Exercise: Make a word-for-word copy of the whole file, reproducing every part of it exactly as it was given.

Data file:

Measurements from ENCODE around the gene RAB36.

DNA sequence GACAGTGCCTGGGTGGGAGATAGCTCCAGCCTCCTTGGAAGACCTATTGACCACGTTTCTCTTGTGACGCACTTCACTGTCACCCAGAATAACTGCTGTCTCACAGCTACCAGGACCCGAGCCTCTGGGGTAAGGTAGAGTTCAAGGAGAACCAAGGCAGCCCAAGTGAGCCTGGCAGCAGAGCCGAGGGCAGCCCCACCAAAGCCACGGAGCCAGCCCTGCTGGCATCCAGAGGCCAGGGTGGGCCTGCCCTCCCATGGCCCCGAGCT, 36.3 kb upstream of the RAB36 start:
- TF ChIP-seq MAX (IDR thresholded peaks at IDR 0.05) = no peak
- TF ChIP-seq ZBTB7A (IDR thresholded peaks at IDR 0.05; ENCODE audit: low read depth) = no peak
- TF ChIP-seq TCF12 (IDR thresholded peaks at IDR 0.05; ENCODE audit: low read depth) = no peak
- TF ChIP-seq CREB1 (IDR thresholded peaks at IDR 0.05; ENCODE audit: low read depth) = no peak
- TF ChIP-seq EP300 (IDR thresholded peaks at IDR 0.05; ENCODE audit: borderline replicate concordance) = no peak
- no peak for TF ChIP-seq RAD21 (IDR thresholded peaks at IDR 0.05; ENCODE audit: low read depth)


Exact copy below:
Measurements from ENCODE around the gene RAB36.

DNA sequence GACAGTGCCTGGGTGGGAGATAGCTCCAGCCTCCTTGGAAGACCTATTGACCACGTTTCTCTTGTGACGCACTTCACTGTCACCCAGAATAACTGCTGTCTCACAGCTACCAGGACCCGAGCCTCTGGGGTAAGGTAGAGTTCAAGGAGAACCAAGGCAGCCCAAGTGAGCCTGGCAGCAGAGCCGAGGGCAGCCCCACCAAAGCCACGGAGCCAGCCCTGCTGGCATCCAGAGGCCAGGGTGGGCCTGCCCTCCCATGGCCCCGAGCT, 36.3 kb upstream of the RAB36 start:
- TF ChIP-seq MAX (IDR thresholded peaks at IDR 0.05) = no peak
- TF ChIP-seq ZBTB7A (IDR thresholded peaks at IDR 0.05; ENCODE audit: low read depth) = no peak
- TF ChIP-seq TCF12 (IDR thresholded peaks at IDR 0.05; ENCODE audit: low read depth) = no peak
- TF ChIP-seq CREB1 (IDR thresholded peaks at IDR 0.05; ENCODE audit: low read depth) = no peak
- TF ChIP-seq EP300 (IDR thresholded peaks at IDR 0.05; ENCODE audit: borderline replicate concordance) = no peak
- no peak for TF ChIP-seq RAD21 (IDR thresholded peaks at IDR 0.05; ENCODE audit: low read depth)